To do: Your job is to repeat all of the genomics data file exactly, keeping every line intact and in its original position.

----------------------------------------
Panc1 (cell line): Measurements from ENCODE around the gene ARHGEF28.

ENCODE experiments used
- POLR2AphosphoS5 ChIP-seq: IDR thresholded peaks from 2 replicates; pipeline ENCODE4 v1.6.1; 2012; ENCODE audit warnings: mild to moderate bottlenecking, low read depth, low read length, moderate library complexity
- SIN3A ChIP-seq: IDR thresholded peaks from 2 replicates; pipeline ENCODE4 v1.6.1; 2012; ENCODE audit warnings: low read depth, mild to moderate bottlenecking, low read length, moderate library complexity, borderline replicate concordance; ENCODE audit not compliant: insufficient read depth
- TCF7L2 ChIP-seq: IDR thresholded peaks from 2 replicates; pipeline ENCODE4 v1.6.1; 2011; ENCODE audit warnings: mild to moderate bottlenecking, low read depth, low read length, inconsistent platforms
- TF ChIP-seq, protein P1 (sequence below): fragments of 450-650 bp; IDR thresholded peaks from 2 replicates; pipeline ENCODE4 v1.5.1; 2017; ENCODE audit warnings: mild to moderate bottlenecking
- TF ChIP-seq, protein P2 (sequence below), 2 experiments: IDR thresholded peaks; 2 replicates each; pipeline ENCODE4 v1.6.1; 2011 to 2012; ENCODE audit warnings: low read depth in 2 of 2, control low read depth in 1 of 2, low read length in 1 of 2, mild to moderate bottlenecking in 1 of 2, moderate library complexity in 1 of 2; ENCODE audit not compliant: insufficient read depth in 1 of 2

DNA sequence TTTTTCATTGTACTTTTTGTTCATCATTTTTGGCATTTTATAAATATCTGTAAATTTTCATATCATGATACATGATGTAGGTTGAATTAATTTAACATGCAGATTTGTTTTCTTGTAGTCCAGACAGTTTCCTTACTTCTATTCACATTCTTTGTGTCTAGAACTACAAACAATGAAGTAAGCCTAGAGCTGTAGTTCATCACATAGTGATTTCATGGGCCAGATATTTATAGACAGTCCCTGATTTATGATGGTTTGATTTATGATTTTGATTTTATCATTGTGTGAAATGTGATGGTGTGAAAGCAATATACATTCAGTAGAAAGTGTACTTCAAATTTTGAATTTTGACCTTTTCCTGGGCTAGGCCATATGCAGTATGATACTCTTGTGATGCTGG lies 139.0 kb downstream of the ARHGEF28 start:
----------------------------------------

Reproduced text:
Panc1 (cell line): Measurements from ENCODE around the gene ARHGEF28.

ENCODE experiments used
- POLR2AphosphoS5 ChIP-seq: IDR thresholded peaks from 2 replicates; pipeline ENCODE4 v1.6.1; 2012; ENCODE audit warnings: mild to moderate bottlenecking, low read depth, low read length, moderate library complexity
- SIN3A ChIP-seq: IDR thresholded peaks from 2 replicates; pipeline ENCODE4 v1.6.1; 2012; ENCODE audit warnings: low read depth, mild to moderate bottlenecking, low read length, moderate library complexity, borderline replicate concordance; ENCODE audit not compliant: insufficient read depth
- TCF7L2 ChIP-seq: IDR thresholded peaks from 2 replicates; pipeline ENCODE4 v1.6.1; 2011; ENCODE audit warnings: mild to moderate bottlenecking, low read depth, low read length, inconsistent platforms
- TF ChIP-seq, protein P1 (sequence below): fragments of 450-650 bp; IDR thresholded peaks from 2 replicates; pipeline ENCODE4 v1.5.1; 2017; ENCODE audit warnings: mild to moderate bottlenecking
- TF ChIP-seq, protein P2 (sequence below), 2 experiments: IDR thresholded peaks; 2 replicates each; pipeline ENCODE4 v1.6.1; 2011 to 2012; ENCODE audit warnings: low read depth in 2 of 2, control low read depth in 1 of 2, low read length in 1 of 2, mild to moderate bottlenecking in 1 of 2, moderate library complexity in 1 of 2; ENCODE audit not compliant: insufficient read depth in 1 of 2

DNA sequence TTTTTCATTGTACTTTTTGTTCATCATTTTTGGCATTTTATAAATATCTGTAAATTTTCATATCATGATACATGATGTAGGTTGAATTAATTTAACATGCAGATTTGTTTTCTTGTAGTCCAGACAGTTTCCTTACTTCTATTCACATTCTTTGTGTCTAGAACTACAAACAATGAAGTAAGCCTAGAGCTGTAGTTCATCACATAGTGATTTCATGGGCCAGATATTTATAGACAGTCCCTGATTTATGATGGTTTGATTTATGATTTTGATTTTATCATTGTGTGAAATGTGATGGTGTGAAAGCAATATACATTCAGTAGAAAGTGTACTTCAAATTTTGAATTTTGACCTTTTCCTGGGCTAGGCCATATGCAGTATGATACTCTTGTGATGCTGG lies 139.0 kb downstream of the ARHGEF28 start: